Monday, February 13, 2012

A Nasty Burn

After a recent blog about my medical inventions I’m on to a medical matter once again.
Incidentally, just after my heart pacemaker had been fitted, I went into my local Tesco supermarket and set off the thief alarm when entering and leaving. Perhaps it was the power of my new pacemaker’s battery that triggered it. Having warned the management of what might happen in future, I then went in and out without alarm - presumably as the battery’s power had declined.
What I now write about is the efficacy of a childhood remedy.
Whenever we happened to burn ourselves as country-bred children in the late 1920s and early ‘30s, butter was applied to the burned surface of our skin.
In a rush a few evenings ago, I wanted to change the position of a pot that was cooking in the oven, leaving a very hot empty pan on the top of the stove in the process.
With thumb and forefinger of my left hand I inadvertently touched the scorching metal of this pan, burning the skin badly as I did so. Margreet, who witnessed it, swore that my skin had burnt itself onto the pan.
So I dashed to the refrigerator and rubbed the exposed end of a slab of butter on the wound, coating it thoroughly.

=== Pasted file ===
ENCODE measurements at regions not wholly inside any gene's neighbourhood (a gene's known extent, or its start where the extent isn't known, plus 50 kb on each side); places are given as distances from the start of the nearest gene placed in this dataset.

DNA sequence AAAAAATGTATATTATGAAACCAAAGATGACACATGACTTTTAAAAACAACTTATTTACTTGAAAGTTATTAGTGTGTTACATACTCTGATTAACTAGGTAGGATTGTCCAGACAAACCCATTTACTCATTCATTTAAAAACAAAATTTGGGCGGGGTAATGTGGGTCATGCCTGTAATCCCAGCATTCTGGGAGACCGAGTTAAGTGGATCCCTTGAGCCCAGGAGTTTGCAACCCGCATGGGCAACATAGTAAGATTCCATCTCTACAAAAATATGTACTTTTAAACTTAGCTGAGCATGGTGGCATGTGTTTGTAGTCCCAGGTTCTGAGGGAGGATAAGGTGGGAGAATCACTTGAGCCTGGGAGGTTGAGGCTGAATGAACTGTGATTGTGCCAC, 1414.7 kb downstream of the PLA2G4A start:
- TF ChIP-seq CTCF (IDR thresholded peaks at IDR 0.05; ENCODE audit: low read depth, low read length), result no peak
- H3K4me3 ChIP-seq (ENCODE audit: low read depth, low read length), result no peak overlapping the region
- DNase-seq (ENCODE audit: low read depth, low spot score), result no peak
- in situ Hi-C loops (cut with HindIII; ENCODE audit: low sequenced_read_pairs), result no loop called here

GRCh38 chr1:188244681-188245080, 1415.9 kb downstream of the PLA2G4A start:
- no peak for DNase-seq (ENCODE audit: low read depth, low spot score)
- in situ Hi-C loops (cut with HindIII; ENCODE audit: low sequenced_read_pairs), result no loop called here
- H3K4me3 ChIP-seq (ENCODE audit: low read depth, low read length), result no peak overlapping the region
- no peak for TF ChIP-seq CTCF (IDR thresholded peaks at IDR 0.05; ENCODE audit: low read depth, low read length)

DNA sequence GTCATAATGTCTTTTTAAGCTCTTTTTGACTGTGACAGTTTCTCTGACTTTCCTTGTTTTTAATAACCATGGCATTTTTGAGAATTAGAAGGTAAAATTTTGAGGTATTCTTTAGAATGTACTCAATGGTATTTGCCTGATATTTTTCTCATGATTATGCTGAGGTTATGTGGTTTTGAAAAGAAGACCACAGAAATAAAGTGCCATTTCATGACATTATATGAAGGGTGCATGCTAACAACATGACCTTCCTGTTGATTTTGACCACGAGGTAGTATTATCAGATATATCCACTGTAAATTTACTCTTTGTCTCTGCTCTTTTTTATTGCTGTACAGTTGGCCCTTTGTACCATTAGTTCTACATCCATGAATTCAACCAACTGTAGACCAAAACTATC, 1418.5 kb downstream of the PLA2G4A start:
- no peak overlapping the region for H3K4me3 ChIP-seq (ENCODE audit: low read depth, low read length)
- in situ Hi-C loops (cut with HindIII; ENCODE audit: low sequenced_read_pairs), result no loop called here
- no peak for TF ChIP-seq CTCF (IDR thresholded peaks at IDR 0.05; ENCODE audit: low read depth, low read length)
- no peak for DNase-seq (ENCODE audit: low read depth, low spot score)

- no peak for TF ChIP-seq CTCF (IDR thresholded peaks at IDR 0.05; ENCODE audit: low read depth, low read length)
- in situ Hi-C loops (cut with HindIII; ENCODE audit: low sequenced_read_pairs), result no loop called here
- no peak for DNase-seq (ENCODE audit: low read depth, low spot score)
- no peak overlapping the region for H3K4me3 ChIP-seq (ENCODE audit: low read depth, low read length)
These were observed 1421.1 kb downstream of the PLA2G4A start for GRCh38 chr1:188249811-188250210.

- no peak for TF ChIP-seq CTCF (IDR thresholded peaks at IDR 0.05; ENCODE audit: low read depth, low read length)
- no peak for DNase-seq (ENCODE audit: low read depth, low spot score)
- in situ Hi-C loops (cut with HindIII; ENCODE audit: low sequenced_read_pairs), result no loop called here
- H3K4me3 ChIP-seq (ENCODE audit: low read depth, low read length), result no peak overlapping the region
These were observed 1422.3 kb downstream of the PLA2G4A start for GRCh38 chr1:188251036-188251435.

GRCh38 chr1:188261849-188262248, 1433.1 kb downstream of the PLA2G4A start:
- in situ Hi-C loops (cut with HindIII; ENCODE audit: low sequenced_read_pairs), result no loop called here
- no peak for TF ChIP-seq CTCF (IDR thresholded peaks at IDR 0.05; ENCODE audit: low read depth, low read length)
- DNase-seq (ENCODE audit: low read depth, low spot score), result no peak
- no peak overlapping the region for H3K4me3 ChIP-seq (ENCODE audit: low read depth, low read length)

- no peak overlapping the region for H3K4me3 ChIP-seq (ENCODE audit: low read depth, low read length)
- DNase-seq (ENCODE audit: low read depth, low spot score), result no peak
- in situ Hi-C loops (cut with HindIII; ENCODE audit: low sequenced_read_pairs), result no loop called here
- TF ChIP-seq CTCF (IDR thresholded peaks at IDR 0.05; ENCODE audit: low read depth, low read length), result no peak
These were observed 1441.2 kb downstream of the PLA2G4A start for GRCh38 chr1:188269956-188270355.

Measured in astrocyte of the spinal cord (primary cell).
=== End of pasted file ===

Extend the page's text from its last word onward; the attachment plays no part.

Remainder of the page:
I kept the agonising burn open to the air and covered with the melting butter for the next two hours, until the excruciating pain had subsided.
Margreet, who was rather dubious of the success of this English country remedy, thought that a large blister was forming on my thumb and a lesser one on the adjoining finger. The hurting areas were certainly very red.
I kept the wound in the open air and covered in butter until bedtime, occasionally re-applying the soothing unguent throughout the night.
The next day revealed a thumb and forefinger as if no burn had ever taken place. The area was a little sore, and nerve endings on the thumb’s skin somewhat shaken.
From then on I was using the hand as if no trauma at all had occurred.
It had been a miraculous recovery, and one that had confirmed the efficacy of a country remedy. It also proved that in an era of rather primitive medicine, mother really did know best.